Originally Posted by SD_GR
BR quality is not necessary for streaming, certainly not at this stage.
You've made some very valid points and I must state that I respect your opinion, I just don't agree.
This is where I think we don't see eye to eye. I am pretty obsessive about video quality. I watch movies on a 120" screen via an Epson PLHC8500UB only because the extra $5K for a JVC DLS-RS25 didn't meet WAF. To me, Blu-Ray quality IS necessary. I do watch alot of DVDs but, even when scaled via the Silicon Optix Reon HQV processor, they always fail to "wow"- they are acceptable (at best) and that is all.
There are many more out there like me (especially here at AVSforum, where I assume I would be in the majority rather than minority) and our numbers are growing. Between "us", those who desire physical media to line their shelves with it (we'll call them "the collectors") and those who distrust the big studios and the additional control over their viewing experience that streaming media allows. Beyond those more eccentric types, most average Joes do desire to own some of their favorite films and they will soon realize that downloading those is not an answer- "purchasing" a film from a site such as Amazon, iTunes, etc is not what it seems. Many of these "purchases" are time limited for how long they can be viewed online and those that can be downloaded to your PC probably have a time frame during which you may do so as well. Futhermore, once you have downloaded the video file to your PC, the obsessive DRM of the digital copies makes it very difficult to back up or migrate to a new PC. How often do most of you purchase a new PC? 2 or 3 years? How would you like to have to either rebuy you entire movie collection or spend hours upon hours laboriously transferring DRM heavy files just to get them to be playable again? And as far as backing up to disc for the few DRM schemes that can or may allow you to do so- then you STILL have the disc in the loop... at an EXTRA expense of time and materials to you no less & and now its on +/-R burnable that doesn't last "forever" like that new pressed disc you could have driven to Target and purchased in the first place.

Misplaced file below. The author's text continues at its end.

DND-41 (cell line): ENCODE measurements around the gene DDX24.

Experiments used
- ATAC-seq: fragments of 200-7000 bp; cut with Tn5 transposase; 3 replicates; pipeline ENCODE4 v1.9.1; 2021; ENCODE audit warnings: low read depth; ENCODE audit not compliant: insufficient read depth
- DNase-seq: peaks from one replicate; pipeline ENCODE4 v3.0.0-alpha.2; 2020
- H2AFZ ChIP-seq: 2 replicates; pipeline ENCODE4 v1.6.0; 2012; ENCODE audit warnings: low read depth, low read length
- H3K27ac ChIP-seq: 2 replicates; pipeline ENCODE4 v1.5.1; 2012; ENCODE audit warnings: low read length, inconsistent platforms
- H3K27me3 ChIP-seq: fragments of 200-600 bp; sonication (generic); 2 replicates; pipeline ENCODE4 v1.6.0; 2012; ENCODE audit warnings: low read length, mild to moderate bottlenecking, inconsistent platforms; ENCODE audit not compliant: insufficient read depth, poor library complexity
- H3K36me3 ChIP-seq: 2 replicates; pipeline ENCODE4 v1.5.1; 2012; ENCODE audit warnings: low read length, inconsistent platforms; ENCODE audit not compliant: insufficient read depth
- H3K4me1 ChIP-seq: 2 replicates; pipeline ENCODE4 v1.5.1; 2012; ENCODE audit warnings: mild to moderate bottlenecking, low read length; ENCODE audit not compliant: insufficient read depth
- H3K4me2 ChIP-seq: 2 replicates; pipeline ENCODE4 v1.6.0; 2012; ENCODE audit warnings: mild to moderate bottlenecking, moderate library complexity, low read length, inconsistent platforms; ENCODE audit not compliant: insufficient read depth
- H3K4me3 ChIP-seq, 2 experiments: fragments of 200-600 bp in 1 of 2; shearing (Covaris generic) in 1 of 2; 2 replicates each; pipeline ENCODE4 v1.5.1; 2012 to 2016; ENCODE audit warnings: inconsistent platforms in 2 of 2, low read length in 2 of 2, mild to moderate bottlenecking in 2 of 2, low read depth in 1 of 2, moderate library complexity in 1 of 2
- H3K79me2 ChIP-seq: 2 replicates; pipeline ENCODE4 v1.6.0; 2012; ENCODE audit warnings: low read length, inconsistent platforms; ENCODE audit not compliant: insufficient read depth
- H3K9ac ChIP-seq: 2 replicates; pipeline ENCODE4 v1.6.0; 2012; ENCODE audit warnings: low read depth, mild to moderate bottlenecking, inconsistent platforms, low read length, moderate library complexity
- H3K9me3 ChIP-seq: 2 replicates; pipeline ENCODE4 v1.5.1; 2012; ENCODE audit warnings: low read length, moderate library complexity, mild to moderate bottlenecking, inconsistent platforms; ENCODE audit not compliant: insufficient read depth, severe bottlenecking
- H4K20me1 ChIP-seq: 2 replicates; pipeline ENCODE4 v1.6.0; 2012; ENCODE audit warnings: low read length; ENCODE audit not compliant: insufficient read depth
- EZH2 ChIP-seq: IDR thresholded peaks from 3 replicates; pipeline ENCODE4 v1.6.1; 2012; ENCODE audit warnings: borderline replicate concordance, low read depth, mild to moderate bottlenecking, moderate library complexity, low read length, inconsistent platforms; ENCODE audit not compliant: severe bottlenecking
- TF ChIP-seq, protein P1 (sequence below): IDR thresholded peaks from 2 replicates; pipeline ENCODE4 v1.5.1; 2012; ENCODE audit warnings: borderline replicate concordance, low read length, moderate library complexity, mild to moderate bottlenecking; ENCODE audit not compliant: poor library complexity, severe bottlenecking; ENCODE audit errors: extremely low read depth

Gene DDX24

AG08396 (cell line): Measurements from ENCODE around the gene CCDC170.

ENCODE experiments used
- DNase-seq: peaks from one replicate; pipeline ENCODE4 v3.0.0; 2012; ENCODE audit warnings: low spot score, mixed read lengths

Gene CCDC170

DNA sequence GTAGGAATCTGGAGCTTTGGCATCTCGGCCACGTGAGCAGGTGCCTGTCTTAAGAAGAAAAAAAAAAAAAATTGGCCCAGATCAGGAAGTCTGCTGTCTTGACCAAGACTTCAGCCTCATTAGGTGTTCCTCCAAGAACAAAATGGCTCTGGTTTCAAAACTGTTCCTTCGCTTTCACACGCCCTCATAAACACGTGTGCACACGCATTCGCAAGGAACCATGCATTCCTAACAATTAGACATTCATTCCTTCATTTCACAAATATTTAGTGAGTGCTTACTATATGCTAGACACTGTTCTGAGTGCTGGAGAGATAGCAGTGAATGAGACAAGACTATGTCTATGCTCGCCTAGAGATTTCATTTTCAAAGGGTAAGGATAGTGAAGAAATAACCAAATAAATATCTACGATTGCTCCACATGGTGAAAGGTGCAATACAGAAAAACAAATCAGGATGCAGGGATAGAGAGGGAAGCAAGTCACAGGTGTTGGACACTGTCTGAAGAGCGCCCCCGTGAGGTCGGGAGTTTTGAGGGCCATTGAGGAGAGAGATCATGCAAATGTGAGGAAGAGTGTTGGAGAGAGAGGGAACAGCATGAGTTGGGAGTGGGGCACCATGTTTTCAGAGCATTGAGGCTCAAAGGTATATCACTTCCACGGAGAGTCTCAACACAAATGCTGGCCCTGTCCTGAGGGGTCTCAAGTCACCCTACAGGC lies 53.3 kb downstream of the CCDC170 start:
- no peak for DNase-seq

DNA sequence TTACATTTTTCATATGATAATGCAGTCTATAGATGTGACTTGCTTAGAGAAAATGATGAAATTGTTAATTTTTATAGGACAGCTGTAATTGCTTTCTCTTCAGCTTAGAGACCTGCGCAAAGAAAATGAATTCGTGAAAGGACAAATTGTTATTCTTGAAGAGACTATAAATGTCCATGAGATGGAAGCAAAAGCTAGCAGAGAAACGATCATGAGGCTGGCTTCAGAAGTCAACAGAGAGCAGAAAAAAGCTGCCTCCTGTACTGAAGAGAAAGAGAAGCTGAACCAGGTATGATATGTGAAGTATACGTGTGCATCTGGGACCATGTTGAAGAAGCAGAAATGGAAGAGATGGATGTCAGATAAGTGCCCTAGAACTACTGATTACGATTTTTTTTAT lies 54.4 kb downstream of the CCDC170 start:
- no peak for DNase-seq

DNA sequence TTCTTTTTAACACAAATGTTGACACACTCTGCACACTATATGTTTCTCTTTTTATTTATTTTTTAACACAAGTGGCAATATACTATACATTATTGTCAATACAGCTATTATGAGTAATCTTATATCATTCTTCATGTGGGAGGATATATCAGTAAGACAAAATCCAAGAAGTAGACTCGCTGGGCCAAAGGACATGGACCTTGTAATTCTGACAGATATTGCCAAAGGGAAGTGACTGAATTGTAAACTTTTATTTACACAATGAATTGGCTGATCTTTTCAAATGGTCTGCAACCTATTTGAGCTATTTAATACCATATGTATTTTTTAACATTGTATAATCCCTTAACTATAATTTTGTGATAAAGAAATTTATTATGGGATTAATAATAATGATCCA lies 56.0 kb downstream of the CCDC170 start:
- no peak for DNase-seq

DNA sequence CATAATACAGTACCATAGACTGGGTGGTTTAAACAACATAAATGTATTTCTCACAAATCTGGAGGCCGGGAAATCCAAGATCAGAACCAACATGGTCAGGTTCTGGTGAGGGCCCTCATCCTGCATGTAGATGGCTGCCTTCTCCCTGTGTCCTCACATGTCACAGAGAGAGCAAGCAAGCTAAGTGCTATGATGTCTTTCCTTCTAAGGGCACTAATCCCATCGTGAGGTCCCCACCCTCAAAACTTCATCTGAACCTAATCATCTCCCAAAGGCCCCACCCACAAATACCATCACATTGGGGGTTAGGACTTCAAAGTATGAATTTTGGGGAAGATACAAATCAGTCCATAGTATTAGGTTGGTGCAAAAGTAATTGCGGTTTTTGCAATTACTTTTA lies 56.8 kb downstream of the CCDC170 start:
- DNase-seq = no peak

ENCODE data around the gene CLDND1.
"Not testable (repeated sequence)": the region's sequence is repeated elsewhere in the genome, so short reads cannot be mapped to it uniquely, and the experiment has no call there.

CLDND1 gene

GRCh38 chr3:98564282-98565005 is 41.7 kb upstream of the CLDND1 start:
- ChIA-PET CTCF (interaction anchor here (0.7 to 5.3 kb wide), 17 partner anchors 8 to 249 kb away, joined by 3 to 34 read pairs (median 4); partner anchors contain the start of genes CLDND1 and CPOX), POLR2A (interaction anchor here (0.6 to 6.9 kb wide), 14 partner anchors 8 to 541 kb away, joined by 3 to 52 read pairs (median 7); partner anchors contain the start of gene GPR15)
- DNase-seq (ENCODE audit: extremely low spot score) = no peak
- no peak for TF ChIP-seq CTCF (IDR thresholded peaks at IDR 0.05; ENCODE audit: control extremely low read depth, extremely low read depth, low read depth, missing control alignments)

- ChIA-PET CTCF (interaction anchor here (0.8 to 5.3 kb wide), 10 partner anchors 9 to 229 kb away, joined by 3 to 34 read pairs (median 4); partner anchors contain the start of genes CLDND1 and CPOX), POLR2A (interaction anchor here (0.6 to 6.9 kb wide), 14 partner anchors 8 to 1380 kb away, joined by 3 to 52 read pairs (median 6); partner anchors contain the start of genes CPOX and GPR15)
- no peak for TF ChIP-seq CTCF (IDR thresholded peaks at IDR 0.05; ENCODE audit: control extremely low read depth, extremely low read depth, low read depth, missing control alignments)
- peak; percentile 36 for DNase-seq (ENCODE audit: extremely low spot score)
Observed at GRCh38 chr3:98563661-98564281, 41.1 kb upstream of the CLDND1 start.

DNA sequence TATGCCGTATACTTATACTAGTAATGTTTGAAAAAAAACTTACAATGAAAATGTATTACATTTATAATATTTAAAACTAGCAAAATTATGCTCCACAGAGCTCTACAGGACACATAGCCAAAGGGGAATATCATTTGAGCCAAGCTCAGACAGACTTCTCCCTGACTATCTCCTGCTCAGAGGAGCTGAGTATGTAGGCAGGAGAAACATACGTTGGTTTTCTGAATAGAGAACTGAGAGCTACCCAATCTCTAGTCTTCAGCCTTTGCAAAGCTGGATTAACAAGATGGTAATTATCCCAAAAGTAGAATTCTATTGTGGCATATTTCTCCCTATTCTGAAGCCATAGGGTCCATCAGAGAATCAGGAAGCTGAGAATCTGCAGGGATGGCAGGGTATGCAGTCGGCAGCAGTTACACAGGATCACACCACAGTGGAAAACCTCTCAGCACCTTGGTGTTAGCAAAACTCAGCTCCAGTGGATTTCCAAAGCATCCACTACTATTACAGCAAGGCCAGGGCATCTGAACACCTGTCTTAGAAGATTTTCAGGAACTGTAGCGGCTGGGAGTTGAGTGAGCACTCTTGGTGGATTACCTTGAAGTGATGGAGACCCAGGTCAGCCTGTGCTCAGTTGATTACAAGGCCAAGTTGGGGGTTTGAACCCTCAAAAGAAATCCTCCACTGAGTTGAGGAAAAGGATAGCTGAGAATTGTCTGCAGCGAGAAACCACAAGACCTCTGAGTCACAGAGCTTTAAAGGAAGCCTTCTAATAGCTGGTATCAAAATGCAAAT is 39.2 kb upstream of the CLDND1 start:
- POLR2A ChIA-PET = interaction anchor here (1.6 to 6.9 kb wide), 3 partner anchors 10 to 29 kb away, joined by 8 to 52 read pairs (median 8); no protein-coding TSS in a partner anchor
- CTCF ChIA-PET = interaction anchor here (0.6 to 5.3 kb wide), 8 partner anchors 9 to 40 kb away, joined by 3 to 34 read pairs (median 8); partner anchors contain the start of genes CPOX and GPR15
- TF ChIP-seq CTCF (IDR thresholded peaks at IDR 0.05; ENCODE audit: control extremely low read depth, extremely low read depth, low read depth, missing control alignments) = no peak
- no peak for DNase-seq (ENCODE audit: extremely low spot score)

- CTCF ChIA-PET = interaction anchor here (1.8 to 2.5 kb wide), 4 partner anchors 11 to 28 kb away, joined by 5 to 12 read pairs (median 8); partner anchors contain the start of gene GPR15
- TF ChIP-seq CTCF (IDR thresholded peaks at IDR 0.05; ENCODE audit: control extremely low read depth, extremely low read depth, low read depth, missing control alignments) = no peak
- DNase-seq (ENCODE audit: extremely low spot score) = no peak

These things, in addition to the infrastructure problems noted in my prior post, will keep packaged media afloat for a very
long time. I have no doubt that streaming will be an important part of the movie- and television-watching experience in the future. Streaming is great for some things- it is my favorite way to catch up on a season of a television and is perfect for seeing that "Rent It" movie that you want to see but doubt you'll ever watch again. Heck... with unlimited streaming services such as Netflix, it is also a great way to preview films you THINK you may want to purchase before you make the plunge. Even with these things in mind, I don't see streaming and digital downloads replacing too many film collections in the next 15-20 years.